So you’ve been invited shooting by some terribly kind host, or perhaps you are lucky enough to go to a corporate day through work. Perhaps you just haven’t discovered the joy (and frustration!) of game shooting yet and feel like your friends who do shoot are speaking a completely different language? I’ll let you in on a little secret…they are. But for the uninitiated, I’ve compiled a little of shooting terms; a glossary that will help you blague your way through a day’s shooting.



The envy of every person in the field. A person who has somehow managed to make career of going shooting, talking about shooting and encouraging others to go shooting. Acts as the liaison between your shooting party and the shooting estate.


Person in the field who flushes gamebirds during a shoot day. Generally done by people in the local community who just a love a day in the countryside.

Beating line

A row of beaters standing in a line ensuring all the birds go forward over the guns, not slipping through behind.


A pair of birds. For example, 50 brace of grouse translates to 100 individual birds.

Cover crop

Plants (such as kale and maize) planted on shoots to provide gamebirds with food and shelter. Pheasants #lovekale too.


Get your head out of the gutter. A male pheasant, identified by vivid plumage and long tail feathers.


Again, head out of the gutter. This is performed in between shoot days by the Gamekeeper and his team. Involves going around the edges of the shooting estate with dogs, moving any birds that may have wandered off back onto the estate.


Both an area and a timescale in driven game shooting. Lasting up to 30 minutes, it is the time and place where birds will be shot at. Usually 4 – 6 drives per day.

Driven game

Form of shooting in which game birds are flushed over standing guns.


A male duck. Or a successful Canadian rapper worth squillions who has been linked to Taylor Swift.


A person who works on the estate to look after the game birds and their habitats.

Ground game

Quarry including squirrels, foxes or deer that are ground dwelling as opposed to birds.

Gun (with a capital G)

A shooter, usually in a line of 8-10.

Gun bus

A trailer in which the Guns are transported between drives. Can range from a pick up to a very plush wagon with heated seats and even WiFi if the rumours are true.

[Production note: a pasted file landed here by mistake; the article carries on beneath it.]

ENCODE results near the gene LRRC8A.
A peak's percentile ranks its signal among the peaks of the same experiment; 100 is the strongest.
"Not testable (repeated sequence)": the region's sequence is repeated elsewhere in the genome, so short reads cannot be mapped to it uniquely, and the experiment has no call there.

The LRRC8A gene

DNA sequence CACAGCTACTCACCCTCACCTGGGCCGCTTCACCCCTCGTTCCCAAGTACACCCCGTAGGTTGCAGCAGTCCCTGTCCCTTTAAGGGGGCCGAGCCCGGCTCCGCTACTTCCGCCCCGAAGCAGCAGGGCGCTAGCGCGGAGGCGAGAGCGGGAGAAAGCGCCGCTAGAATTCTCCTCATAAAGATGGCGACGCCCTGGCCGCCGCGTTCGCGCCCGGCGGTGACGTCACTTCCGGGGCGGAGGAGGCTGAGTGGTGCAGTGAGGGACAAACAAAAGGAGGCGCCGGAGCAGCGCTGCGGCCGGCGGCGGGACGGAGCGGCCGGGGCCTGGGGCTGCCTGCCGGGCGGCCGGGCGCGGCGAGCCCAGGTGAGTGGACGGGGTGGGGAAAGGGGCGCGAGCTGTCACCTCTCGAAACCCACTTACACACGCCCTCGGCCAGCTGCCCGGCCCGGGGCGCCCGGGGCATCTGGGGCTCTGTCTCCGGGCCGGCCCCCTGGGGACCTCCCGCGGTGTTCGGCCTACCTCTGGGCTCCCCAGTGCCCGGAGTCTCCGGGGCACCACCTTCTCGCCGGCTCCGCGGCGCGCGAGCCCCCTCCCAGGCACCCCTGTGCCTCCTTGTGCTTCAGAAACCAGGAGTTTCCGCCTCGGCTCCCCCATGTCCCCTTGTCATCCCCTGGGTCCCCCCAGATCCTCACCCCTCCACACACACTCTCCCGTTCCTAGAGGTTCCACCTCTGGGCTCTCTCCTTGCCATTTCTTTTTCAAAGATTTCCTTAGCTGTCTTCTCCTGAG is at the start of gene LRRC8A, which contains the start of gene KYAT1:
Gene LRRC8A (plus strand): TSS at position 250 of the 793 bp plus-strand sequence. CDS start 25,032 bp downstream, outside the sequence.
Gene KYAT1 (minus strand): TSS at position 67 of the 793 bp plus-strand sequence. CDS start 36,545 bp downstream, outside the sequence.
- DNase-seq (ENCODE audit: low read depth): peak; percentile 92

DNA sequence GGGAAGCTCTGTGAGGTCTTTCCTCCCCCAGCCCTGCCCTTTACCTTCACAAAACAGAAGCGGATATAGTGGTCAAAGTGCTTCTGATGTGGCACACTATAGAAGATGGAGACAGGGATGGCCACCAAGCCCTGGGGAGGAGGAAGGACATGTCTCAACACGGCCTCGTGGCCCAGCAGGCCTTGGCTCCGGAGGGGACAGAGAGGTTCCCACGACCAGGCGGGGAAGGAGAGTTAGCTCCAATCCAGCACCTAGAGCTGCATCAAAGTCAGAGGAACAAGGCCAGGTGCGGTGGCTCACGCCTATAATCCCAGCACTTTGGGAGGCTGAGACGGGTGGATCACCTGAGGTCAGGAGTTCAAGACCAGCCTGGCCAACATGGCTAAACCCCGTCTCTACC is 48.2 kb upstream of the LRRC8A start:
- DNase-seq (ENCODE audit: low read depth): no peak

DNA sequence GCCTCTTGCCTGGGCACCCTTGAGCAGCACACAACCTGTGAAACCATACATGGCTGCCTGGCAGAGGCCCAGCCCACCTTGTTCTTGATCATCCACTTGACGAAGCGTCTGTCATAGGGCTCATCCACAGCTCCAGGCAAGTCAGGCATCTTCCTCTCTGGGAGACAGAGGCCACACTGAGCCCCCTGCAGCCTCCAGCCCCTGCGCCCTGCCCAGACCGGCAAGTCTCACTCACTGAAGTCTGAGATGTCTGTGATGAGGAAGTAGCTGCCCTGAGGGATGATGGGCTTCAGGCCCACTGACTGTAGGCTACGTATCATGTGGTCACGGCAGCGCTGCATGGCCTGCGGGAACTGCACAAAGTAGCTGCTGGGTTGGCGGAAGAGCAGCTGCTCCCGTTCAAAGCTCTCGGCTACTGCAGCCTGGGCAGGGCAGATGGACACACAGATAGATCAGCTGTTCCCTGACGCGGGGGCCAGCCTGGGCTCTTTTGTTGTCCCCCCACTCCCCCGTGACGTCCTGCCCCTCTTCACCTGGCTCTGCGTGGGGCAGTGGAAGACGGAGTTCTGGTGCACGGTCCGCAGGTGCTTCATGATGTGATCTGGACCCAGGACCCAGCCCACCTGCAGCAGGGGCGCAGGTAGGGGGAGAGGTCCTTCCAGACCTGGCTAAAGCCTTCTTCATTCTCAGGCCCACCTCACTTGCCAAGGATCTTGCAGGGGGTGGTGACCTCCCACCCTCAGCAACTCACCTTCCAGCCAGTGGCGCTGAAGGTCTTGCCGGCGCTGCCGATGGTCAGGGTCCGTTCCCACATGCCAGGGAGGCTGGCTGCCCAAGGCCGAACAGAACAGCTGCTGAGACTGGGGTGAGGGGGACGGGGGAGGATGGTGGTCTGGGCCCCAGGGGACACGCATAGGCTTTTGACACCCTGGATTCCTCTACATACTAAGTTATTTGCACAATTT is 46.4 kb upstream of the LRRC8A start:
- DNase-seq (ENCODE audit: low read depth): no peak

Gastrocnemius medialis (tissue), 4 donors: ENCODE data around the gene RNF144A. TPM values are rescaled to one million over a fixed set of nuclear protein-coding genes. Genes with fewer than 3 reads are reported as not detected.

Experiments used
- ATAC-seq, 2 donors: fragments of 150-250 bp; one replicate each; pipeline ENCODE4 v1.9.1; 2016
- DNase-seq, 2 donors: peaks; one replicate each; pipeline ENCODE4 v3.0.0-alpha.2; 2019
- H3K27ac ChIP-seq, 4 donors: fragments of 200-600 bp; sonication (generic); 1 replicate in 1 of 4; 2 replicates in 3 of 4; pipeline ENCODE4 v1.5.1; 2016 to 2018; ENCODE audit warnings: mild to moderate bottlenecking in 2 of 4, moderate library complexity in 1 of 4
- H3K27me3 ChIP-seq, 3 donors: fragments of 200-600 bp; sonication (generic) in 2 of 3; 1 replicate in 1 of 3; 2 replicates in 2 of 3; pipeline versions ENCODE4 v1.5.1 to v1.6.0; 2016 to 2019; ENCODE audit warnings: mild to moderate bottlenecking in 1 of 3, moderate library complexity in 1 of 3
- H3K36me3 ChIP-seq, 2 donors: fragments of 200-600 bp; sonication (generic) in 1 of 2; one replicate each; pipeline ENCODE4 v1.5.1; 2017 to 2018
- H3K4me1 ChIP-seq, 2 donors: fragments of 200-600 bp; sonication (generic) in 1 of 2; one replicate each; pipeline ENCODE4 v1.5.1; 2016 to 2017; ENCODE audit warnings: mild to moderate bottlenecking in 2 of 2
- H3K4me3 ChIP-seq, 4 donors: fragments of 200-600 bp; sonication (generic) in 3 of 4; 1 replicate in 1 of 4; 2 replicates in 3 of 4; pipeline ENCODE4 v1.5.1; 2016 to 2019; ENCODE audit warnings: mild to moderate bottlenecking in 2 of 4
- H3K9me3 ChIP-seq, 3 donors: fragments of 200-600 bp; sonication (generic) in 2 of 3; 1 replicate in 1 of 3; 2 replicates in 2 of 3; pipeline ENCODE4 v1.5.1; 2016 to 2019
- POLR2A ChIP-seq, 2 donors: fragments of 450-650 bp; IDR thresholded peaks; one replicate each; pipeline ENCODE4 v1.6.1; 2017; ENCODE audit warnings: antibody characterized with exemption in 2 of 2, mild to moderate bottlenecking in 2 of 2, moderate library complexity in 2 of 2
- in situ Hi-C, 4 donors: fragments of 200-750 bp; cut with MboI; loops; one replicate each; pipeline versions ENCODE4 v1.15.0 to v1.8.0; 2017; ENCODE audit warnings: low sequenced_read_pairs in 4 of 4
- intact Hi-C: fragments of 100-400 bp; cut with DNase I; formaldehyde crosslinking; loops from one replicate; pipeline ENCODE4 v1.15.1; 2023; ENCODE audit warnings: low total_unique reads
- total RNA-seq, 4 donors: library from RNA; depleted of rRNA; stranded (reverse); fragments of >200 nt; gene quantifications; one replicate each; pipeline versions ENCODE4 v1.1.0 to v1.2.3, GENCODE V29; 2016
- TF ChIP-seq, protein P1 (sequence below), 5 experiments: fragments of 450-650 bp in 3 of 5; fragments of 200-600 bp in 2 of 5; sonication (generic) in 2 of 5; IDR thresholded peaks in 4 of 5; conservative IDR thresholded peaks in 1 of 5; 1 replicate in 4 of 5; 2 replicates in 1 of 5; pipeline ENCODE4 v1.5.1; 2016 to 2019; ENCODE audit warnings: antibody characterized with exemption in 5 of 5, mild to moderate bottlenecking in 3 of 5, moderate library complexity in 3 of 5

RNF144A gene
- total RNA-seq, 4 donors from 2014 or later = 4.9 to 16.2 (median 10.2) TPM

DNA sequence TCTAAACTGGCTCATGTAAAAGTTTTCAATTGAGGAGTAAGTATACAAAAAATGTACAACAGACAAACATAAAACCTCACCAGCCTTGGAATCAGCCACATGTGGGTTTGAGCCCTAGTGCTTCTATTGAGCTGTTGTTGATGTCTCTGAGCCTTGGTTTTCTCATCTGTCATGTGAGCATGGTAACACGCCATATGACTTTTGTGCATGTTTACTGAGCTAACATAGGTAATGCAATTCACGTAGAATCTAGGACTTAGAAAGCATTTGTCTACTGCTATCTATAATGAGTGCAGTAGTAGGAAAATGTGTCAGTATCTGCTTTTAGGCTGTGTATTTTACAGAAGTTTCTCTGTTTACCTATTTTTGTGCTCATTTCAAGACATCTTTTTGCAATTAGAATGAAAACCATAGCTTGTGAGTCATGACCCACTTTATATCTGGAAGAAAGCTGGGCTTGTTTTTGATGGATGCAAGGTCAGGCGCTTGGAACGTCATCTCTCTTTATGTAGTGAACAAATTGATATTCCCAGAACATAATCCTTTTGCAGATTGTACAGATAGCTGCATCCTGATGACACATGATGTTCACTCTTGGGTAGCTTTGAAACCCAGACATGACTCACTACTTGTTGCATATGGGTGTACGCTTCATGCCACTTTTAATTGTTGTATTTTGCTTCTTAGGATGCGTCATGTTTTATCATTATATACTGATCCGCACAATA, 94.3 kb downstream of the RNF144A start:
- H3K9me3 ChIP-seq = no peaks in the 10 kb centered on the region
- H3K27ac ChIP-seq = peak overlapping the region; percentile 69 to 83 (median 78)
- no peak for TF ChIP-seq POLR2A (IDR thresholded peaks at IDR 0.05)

A naturally impeccably trained dog, usually a labrador or spaniel. Also known as a ‘working dog’.


Usually the estate owner or manager. The shoot host runs the day, is often also the safety officer and is on hand throughout the day to look after the Guns, beaters, pickers-up, gamekeeper, underkeeper….Basically superhuman.


The clue is in the title…Morning tea served at roughly 11am, usually consisting of hot soup (generous slosh of sherry optional), sausage rolls, scotch eggs, sausages and so on, washed down with sloe gin, whiskey and champagne.


Also a known as a Stop. A subspecies of beater, located at the ends of the beating line to ensure the birds don’t fly sideways away from the line, and subsequently, avoid the guns.


Another subspecies of beater, stands waving a flag between the beating line and the guns at strategic points to discourage the birds from dipping down whereby they are too low to shoot.


(verb) to flush – to encourage a bird to fly up by means of waving a flag, beating the ground with sticks, trilling one’s voice or by canine. (noun). a flush – a group of gamebirds going overhead in a large group. Best to have your gun ready and loaded.


A person who will stand next you to load your gun, and ensure you are shooting safely. Upon request will also dispense diplomatic coaching and general banter.

Live on pegs

Means you may start shooting as soon as you reach your designated peg, rather than waiting for a horn to sound. Differs between shoots so make sure you are clear at the morning briefing what rules apply – there is no sound louder than a single shot ringing out before the drive starts by an overly eager Gun.


Usually hollered, by either your loader, picker-up, or next door neighbour. Indicates a bird is coming ‘over’ you, usually from an unusual direction such as behind or to the side.

Picker up

Person who retrieves shot game with the aid of their trusty dog.


The post or marker at which you will stand during a driven game day. Most commonly numbered 1-9.

Peg candy

A colloquial term given to the WAGs of shooting enthusiasts. Invited to stand next to their partner looking pretty and murmuring words of admiration and encouragement. Can be expensive to keep in the latest fashionable tweed.


As in ‘not very sporting’. Usually said with a general air of superiority when one’s behaviour is wanting, e.g., shooting a low bird, poaching a bird from your neighbour, taking the last sausage roll without offering it…


In rural life, this is a person who shoots deer for recreation or land management and conservation, not the creepy man with questionable facial hair who moves carriages when you do on the tube.


A pool of Guns that take a number of days shooting across the season, then share them amongst the group.

Walked up game

Form of shooting in which the shooter flushes the game birds as they walk over the shooting ground.

Wiping one’s eye

Shooting a neighbour’s bird that they have tried and failed to shoot. Extra points if it is done by the lesser experienced Gun, or worse, their wife!